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FAO: There may not have been 1 billion hungry

The United Nations Food and Agriculture Organization said today that the number of hungry people in the world between 2010 and 2012 was 870 million, and that that number of chronically malnourished people in the world in 2009 probably never hit 1 billion as the agency contended at that time.

In releasing its annual “State of Food Insecurity in the World” report, FAO acknowledged that its methodology in calculating the 1 billion figure was faulty, the Associated Press reported from the FAO headquarters in Rome.

FAO officials acknowledged that they used data from non-U.N. sources to make a quick calculation of the number of people who were expected to go hungry in the economic crisis. The 1 billion figure made headlines and led to a high-level summit at FAO headquarters and the G-8 countries calling for a multiyear program of food aid and agricultural development assistance that many nongovernmental groups have used the basis for report cards for international assistance.

“There was considerable fear that that combination of lower incomes and higher prices was going to cause significant undernourishment," said Jomo Kwame Sundaram, FAO's assistant director-general for economic and social development, according to the AP report.

But now, “no one really knows for sure if at any particular period whether that 1 billion figure was actually reached or not,” he added.

The error may make policymakers around the world and donors question their commitments to food aid and agricultural development when there are many other problems to address in developing countries, and is also likely to diminish the impact of arguments that corn-based ethanol is causing hunger.

“The 2008-2009 economic crisis did not cause an immediate sharp economic slowdown in many developing countries as was feared could happen,” FAO added in report. “The transmission of international food prices to domestic markets was less pronounced than was assumed at the time while many governments succeeded in cushioning the shocks and protecting the most vulnerable from the effects of the price spike.”

U.N. food agency officials tried to put the situation in the best light today. Noting that the report shows that the number of hungry people has been declining for two decades, although it slowed from 2007 to 2008, FAO Director General Jose Graziano da Silva, told a Rome press conference, “We have good news, we have made some progress in reducing hunger,” the AP said.

And U.N. officials also noted that 870 million chronically malnourished people is still a terrible problem.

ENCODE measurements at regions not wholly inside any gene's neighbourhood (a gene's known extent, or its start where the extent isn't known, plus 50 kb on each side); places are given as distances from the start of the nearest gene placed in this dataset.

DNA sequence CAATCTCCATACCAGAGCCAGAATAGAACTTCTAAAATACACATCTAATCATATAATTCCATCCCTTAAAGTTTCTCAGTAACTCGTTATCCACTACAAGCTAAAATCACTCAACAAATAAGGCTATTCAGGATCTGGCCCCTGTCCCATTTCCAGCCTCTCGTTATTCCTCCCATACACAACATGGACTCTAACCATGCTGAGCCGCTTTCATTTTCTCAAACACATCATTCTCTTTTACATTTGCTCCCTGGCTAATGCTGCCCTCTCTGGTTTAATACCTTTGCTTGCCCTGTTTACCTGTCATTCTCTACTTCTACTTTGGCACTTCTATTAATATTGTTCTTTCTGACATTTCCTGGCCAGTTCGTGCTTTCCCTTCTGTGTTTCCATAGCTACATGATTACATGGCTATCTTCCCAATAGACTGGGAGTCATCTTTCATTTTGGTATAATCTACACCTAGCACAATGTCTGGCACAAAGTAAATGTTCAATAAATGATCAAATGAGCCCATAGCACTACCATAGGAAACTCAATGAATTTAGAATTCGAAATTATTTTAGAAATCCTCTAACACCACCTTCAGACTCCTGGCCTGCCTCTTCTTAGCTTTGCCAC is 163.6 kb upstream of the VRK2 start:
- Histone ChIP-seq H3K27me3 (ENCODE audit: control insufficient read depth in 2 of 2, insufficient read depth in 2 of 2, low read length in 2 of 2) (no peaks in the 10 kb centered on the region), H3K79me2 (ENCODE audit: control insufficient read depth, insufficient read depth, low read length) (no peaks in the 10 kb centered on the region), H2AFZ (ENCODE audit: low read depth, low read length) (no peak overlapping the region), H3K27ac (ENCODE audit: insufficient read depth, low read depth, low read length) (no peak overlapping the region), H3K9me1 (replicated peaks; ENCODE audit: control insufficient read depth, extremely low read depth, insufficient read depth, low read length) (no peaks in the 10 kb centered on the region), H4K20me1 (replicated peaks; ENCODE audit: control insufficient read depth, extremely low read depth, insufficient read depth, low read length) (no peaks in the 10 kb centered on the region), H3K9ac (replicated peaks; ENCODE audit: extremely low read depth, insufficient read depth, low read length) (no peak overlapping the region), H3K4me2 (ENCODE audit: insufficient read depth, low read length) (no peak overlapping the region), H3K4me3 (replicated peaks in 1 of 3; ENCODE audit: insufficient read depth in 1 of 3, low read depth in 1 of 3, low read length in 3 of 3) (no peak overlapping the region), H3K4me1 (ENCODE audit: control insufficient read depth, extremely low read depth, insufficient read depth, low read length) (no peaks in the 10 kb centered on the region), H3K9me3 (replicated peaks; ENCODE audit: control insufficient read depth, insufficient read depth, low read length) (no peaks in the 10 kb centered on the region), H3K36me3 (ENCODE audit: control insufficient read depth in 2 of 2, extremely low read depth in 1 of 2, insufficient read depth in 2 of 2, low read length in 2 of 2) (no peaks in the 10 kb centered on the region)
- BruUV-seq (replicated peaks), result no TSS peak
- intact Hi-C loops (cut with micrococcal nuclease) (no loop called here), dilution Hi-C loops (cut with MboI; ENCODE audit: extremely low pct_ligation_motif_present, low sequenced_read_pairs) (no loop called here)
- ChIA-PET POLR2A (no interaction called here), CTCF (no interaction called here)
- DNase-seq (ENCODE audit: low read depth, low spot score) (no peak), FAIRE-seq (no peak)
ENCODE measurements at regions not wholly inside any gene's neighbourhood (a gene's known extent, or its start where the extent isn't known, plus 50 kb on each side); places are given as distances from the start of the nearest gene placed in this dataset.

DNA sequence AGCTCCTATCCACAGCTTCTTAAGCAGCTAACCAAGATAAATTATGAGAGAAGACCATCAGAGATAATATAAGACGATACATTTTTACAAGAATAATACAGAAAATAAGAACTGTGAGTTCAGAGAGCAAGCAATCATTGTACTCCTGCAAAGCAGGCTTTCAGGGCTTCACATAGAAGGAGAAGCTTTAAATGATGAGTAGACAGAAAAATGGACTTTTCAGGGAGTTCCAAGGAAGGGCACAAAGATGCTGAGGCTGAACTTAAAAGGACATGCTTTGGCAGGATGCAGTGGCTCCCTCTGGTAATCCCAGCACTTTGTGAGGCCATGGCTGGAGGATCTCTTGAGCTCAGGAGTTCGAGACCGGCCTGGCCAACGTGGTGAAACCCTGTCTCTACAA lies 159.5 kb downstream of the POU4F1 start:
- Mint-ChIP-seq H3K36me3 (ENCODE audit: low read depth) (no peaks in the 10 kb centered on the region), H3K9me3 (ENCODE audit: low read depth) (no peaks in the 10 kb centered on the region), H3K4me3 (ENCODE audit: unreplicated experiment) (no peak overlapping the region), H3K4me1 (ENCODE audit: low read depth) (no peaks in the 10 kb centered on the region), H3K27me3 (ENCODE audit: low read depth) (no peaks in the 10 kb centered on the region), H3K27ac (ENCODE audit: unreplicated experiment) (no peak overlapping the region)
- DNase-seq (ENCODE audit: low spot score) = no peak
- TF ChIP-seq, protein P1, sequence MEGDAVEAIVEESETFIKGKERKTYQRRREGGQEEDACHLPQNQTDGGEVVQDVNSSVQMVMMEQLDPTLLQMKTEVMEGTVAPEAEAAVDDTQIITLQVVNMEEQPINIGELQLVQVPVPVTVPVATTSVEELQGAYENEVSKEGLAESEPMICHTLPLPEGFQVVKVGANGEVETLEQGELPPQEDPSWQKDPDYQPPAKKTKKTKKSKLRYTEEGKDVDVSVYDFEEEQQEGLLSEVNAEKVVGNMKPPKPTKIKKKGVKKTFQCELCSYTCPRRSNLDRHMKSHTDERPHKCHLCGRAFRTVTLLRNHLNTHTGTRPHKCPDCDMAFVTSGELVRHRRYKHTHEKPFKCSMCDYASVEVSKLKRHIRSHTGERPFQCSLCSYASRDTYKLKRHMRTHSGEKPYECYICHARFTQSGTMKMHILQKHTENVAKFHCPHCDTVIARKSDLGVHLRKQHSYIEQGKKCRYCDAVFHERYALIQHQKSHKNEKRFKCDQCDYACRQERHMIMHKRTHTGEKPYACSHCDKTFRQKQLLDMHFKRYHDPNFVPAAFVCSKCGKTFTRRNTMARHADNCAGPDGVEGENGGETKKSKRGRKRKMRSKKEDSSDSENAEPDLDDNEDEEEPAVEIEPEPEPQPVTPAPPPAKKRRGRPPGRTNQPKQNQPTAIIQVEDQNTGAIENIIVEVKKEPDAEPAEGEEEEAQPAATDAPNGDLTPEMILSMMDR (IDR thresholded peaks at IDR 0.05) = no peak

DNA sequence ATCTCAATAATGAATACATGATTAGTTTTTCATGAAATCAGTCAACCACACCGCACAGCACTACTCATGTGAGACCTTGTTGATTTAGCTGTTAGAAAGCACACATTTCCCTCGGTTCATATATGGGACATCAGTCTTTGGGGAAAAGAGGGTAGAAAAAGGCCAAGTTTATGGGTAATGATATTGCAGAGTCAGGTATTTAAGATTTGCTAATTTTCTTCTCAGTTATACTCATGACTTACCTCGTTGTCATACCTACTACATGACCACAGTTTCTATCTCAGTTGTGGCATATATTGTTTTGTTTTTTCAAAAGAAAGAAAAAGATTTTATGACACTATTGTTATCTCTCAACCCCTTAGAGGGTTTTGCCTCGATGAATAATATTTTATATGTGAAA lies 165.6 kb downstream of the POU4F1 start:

“In today’s world of unprecedented technical and economic opportunities, we find it entirely unacceptable that more than 100 million children under 5 are underweight, and therefore unable to realize their full human and socio-economic potential, and that childhood malnutrition is a cause of death for more than 2.5 million children every year,” say Graziano da Silva, Kanayo F. Nwanze and Ertharin Cousin, respectively the heads of FAO, the International Fund for Agricultural Development and the World Food Program, said in a foreword to the report.

The report revises figures going back to 1990 and contains extensive analysis of improvements in FAO data gathering and analysis.

Today’s report also includes a number of fascinating details about world hunger:
  • Among the regions, undernourishment in the past two decades decreased nearly 30 percent in Asia and the Pacific, from 739 million to 563 million, largely due to socio-economic progress in many countries in the region. Despite population growth, the prevalence of undernourishment in the region decreased from 23.7 percent to 13.9 percent.
  • Latin America and the Caribbean also made progress, falling from 65 million hungry in 1990-1992 to 49 million in 2010-2012, while the prevalence of undernourishment dipped from 14.6 percent to 8.3 percent. But the rate of progress has slowed recently.
  • Africa was the only region where the number of hungry grew over the period, from 175 million to 239 million, with nearly 20 million added in the past four years. The prevalence of hunger, although reduced over the entire period, has risen slightly over the past three years, from 22.6 percent to 22.9 percent, with more than one in four hungry. And in sub-Saharan Africa, the modest progress achieved in recent years up to 2007 was reversed, with hunger rising 2 percent per year since then.
  • Developed regions also saw the number of hungry rise, from 13 million in 2004-2006 to 16 million in 2010-2012, reversing a steady decrease in previous years from 20 million in 1990-1992.
  • While 870 million people remain hungry, the world is increasingly faced with a double burden of malnutrition, with chronic undernourishment and micronutrient malnutrition co-existing with obesity, overweight and related non-communicable diseases.